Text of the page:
One glance at the V60’s elegant lines is all it takes to recognise the handiwork of Ingenlath. The resemblance between the Swedish manufacturer’s rival to the likes of the 3 Series Touring and C-Class estate and its larger V90 and XC60 is striking.

The ‘Thor’s hammer’ headlight design is retained, as are the familiar L-shaped tail-lights. However, while the V60’s overall aesthetic is undeniably Volvo, design cues such as its sharply sculpted flanks and more tapered roofline help lend the V60 a slightly more purposeful, almost muscular appearance. Not one that necessarily exudes athleticism, but one that suggests the smaller estate is a sharper, tighter proposition than its predominantly bulkier range-mates.

Matt Saunders Autocar

Matt Saunders

Road test editor
V60’s front bumper is more sharply styled than that of the softer, more luxurious V90. Other than that, they look incredibly similar.

Beneath that refined, handsome exterior sits the same Scalable Product Architecture (SPA) that underpins all of Volvo’s larger models. That said, the V60 is bigger in terms of total length and wheelbase than the XC60 SUV.

It measures 4761mm overall and 2872mm between the front and rear axles, next to the XC60’s respective figures of 4688mm and 2865mm. It’s longer than rival offerings from BMW, Mercedes and Audi too.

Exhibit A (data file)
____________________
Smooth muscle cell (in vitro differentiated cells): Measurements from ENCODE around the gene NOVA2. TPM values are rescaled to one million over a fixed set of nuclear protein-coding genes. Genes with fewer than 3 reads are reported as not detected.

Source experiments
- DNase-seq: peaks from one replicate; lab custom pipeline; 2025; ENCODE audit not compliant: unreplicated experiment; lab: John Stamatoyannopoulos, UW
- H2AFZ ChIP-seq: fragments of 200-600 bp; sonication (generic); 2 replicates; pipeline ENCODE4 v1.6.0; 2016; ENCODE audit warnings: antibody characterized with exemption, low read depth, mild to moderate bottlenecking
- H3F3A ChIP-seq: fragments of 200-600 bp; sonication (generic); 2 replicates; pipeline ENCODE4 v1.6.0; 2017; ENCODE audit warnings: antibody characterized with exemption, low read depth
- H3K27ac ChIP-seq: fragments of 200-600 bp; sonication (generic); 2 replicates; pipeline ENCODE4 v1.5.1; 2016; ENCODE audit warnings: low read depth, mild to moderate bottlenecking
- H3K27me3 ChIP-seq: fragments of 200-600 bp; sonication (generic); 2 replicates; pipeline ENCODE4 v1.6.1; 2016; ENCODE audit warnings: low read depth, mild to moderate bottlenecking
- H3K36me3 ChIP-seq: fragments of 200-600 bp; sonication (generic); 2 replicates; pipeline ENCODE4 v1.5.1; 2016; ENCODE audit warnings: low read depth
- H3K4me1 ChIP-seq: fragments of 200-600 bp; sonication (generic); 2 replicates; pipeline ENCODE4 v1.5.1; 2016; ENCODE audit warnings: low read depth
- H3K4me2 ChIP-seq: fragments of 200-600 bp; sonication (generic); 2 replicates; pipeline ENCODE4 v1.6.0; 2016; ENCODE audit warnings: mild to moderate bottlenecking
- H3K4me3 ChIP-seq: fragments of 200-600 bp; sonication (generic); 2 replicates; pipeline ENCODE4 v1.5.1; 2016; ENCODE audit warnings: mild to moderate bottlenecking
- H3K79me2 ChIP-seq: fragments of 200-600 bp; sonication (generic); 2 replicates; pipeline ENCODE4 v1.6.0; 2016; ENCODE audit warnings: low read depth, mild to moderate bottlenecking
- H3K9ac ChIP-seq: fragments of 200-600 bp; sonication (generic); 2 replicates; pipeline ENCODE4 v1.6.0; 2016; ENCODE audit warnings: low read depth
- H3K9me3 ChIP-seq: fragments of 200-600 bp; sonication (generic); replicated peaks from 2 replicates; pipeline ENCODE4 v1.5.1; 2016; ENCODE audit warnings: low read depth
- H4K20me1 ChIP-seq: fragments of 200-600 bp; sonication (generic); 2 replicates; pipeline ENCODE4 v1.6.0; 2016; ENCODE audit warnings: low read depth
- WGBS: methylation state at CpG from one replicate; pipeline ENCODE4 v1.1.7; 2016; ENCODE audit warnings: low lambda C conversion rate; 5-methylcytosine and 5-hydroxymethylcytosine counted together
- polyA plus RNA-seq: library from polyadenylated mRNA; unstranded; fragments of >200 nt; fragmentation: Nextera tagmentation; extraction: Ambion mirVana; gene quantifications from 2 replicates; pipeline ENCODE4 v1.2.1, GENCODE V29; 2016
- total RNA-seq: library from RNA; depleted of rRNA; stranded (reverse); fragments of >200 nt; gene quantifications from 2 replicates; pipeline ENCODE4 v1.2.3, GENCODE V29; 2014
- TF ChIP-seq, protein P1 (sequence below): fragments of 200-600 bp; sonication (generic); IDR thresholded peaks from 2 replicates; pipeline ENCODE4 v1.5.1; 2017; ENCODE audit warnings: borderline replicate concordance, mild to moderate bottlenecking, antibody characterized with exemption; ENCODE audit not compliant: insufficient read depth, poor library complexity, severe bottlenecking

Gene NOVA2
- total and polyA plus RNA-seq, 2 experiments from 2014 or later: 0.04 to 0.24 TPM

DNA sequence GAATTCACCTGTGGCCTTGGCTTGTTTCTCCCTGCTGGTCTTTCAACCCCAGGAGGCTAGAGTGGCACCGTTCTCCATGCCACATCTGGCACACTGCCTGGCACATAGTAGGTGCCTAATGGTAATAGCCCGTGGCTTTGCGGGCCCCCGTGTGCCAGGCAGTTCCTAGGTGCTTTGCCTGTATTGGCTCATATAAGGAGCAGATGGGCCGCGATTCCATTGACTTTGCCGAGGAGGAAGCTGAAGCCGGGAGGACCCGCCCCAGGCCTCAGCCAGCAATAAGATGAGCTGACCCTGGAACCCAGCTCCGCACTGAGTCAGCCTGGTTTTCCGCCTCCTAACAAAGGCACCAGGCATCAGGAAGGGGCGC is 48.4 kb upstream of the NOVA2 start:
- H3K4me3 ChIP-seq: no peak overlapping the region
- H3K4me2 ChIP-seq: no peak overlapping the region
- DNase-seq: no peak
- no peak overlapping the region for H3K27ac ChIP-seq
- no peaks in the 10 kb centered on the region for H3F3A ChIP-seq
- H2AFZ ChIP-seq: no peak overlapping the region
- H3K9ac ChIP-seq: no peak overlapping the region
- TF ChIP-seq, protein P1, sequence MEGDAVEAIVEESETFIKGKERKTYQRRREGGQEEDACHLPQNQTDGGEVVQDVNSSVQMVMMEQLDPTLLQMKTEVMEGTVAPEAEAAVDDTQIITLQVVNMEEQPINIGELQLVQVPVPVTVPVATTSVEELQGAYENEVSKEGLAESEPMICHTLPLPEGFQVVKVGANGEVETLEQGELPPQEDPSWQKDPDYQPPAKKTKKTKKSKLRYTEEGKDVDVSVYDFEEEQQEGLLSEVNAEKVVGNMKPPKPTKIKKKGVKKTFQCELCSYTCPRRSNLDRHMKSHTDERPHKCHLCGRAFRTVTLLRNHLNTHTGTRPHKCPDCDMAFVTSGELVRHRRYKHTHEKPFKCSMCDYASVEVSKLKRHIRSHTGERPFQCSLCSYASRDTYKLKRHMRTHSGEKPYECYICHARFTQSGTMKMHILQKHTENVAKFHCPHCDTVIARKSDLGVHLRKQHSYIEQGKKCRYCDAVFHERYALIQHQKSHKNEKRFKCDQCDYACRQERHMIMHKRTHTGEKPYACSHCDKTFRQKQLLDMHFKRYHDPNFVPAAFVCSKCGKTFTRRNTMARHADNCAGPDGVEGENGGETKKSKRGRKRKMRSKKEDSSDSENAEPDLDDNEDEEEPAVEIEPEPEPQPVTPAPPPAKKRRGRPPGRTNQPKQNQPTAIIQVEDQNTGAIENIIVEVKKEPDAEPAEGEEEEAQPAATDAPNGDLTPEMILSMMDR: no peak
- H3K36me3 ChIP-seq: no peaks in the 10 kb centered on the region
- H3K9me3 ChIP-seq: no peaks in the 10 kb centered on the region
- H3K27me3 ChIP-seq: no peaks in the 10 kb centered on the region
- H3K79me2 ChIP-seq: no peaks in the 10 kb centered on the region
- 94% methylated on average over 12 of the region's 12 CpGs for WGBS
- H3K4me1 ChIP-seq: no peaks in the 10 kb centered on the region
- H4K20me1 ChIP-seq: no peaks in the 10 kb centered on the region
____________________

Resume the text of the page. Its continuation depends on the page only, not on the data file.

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From the V60’s launch, transversely mounted 2.0-litre four-cylinder petrol and diesel motors make up the engine line-up, with our oil-burning D4 test model producing 188bhp at 4250rpm and 295lb ft between 1750rpm and 2500rpm. This is delivered to the front wheels via an eight-speed automatic transmission, although a six-speed manual is also available as an entry-level offering.

In step with Volvo’s electrification plans, two mild hybrids and a plug-in hybrid will be introduced at a later date. The V60 runs on 17in wheels as standard (18s on our test car) and is suspended by double wishbones at the front and a transverse leaf spring arrangement at the rear.

Volvo’s Four Corner adaptive damper system is available as a £750 option on Inscription and Inscription Pro models, but not on Momentum Pro, our test car’s trim level.

As has come to be expected from Volvo, the V60 is kitted out with a veritable arsenal of active and passive safety features. Standard features include lane keep assist, pedestrian, cyclist and large animal detection and fully automatic emergency braking. Although the new V60 has yet to be crash tested by Euro NCAP, the presence of these features should result in a favourable score.

Our test vehicle was also fitted with the optional £1625 Intellisafe Pro pack, which adds adaptive cruise control, Pilot Assist, cross traffic alert, rear collision mitigation and a blindspot information system.

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